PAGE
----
Court grants CPA’s petition for Preliminary Injunction over Compania Maritima legal battle
CEBU CITY, Philippines — The Regional Trial Court (RTC) Branch 10 in Cebu City has granted the petition for a writ of Preliminary Injunction filed by the Cebu Port Authority (CPA) regarding the long-disputed Compania Maritima area.
In a 15-page order penned by Judge Soliver Peras issued on December 23, 2022, the court directed the City government of Cebu, being the defendant, to “restore and maintain the Republic and CPA’s peaceful possession and occupation of the entire Compania Maritima Area.”
The court also enjoined the city government from occupying the entire and any portion of the Compania Maritima Area and from “performing thereon any construction works and all kinds of activities,” interfering with the Republic’s rights and the CPA’s statutory right to “manage, administer, operate, maintain, improve, and develop the entire base port of Cebu.”
The Cebu City government, however, is set to file a motion for reconsideration.
In his ruling, Judge Peras said that the plaintiff, the CPA, has satisfactorily shown “prima facie” that it is entitled to the issuance of the injunctive writ. Prima facie, in legal term, means “accepted as correct until proven otherwise.”
A preliminary injunction is an order granted “at any stage of an action or proceeding prior to the judgment or final order, requiring a party or a court, agency or a person to perform or refrain from performing a particular act or acts.”
The court ruled that CPA has a right in esse (a clear and unmistakable right to be protected) and that there is a material and substantial invasion of the right of the plaintiff.
The court furthered that there is an urgent necessity for the issuance of the injunctive writ, and the adequacy of the remedy prayed for.
The Republic, represented by the CPA, claimed that the Compania Maritima Area forms part of the Baseport of Cebu, specifically Berths 28 and 33, and as part of the port. It belongs to the State and it is currently under the control of Cebu Port Authority.
The city government, for its part, claimed that the CPA does not have the right in esse because “since time immemorial, especially from the time of its creation in 1964, the City of Cebu, through its City Engineer is given the power of administration over its territories, including the ports.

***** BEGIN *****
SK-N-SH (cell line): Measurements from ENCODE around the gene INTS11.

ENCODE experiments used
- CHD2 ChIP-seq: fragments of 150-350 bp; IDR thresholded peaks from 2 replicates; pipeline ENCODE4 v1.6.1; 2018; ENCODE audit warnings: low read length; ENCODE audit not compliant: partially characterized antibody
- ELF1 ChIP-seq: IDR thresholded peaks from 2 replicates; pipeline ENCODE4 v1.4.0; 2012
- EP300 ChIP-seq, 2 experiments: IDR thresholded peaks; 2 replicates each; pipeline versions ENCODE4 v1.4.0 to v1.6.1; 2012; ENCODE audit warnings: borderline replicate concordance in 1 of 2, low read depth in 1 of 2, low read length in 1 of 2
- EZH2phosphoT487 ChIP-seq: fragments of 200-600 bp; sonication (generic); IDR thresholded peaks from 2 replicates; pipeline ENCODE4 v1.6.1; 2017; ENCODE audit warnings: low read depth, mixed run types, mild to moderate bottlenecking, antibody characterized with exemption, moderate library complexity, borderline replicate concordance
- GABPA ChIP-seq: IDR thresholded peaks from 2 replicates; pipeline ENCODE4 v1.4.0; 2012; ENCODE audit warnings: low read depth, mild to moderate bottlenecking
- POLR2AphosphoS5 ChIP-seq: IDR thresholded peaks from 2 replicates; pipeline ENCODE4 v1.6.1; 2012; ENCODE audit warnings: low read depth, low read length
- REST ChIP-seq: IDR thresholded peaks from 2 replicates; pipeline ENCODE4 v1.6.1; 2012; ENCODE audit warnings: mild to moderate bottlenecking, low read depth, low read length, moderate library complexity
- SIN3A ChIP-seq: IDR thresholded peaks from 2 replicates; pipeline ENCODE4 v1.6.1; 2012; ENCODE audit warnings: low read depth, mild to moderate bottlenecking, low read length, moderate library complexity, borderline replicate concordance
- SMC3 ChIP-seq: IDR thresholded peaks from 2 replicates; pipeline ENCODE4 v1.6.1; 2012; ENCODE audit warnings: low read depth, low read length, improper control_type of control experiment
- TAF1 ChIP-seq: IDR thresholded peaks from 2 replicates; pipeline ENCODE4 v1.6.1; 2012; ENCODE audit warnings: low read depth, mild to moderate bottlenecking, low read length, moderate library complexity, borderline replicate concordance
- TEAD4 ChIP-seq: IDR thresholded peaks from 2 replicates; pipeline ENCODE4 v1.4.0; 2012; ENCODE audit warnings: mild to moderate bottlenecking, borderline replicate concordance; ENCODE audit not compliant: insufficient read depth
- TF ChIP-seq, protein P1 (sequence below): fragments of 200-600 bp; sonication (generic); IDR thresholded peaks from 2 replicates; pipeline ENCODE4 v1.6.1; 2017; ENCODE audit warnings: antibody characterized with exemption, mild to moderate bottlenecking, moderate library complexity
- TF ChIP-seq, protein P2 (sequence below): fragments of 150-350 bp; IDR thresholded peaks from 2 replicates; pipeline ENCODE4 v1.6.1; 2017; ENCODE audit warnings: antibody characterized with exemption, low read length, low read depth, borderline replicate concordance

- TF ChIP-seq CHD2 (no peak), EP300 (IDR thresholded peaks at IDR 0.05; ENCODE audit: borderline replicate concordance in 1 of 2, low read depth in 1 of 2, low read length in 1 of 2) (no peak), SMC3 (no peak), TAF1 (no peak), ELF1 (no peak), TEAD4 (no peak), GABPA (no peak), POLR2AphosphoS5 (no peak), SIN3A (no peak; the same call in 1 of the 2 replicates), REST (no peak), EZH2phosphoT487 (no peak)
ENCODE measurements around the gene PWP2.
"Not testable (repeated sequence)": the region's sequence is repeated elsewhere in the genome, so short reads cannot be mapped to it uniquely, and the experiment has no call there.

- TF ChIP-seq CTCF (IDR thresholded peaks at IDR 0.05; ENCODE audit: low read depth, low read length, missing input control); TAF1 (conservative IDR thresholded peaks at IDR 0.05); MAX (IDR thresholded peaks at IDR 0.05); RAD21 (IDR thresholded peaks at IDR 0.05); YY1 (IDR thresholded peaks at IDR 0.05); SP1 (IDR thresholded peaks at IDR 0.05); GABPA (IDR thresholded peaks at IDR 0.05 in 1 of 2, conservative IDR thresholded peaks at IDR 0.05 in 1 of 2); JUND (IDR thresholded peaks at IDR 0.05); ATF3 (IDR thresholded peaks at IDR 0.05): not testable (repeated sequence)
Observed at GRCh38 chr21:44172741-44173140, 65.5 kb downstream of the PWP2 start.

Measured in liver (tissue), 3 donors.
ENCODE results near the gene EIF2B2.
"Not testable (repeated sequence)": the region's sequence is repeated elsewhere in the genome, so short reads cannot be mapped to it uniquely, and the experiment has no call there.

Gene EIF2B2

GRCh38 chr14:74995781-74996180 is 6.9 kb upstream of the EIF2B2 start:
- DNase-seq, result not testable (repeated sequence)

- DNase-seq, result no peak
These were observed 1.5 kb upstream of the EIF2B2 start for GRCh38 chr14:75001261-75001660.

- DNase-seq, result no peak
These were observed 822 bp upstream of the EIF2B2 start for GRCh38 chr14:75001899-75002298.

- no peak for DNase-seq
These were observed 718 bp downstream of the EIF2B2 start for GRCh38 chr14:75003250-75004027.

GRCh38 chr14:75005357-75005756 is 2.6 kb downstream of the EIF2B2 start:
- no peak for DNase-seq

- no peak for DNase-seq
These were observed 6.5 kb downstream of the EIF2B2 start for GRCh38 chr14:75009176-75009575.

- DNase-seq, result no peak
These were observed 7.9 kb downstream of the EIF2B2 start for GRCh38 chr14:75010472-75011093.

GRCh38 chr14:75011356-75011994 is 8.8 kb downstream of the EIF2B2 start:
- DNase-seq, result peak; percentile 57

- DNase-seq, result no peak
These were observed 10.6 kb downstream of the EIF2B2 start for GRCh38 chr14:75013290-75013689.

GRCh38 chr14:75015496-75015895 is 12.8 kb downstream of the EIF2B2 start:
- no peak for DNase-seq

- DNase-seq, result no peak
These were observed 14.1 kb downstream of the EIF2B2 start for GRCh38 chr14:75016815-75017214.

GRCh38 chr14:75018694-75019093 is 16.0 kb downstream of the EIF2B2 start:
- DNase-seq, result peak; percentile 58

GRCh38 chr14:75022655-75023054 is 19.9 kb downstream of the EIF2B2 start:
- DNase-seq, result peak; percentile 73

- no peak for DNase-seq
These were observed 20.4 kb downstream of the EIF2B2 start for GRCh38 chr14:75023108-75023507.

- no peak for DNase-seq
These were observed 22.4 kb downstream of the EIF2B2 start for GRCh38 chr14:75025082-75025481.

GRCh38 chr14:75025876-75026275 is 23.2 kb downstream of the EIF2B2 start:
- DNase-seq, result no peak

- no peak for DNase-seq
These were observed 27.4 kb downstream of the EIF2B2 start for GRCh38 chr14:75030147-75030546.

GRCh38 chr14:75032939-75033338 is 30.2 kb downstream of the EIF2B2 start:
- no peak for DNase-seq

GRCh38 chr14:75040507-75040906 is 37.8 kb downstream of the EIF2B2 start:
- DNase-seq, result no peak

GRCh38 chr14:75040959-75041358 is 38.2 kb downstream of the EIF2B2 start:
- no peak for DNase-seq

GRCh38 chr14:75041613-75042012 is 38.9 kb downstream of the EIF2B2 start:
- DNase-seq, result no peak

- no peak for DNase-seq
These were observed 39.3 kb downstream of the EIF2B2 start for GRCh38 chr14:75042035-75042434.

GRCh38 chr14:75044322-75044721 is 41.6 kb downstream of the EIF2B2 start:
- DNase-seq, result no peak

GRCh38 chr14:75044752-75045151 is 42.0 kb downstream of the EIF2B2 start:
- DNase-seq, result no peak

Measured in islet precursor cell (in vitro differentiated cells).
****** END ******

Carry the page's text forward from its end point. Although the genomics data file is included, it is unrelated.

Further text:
“While Republic Act 3857 grants corporate powers and administrative powers to the City of Cebu, including the administration and management of ports, this ceased to be so, upon the creation of the Philippine Ports Authority (PPA) in 1974,” the court ruled.
The court added that Philippine Ports Authority (PPA) is in control of the financing, management, and operations of all public ports throughout the Philippines. However, with the creation of the Cebu Ports Authority (CPA), port management of the Port of Cebu falls within its sole jurisdiction.
Moreover, the court also disagreed with the argument of the city government that there is no substantial invasion of rights of the CPA.
“The infrastructures or improvements introduced by the City of Cebu within the contested premises constitute material invasion, as this deprives the Cebu Port Authority not only of the physical possession of the property but also binders to exercise of any acts of administration within the same,” the court said.
Sought for comment, City Attorney Eugene Orbita said they are set to file a motion for reconsideration.
“We have already (met) with the lawyers and secretary to the mayor, but the mayor, himself, wala (yet). We are preparing for a motion for reconsideration. If it could be done tomorrow, we will do it, but if we cannot finish that (then on the) first week of January (2023),” he told reporters in a phone interview on Wednesday.
Meanwhile, both the CPA and the Megawide Construction Corp., the entity behind the Carbon Market redevelopment, including the Compania Maritima area, refused to comment yet on this development.
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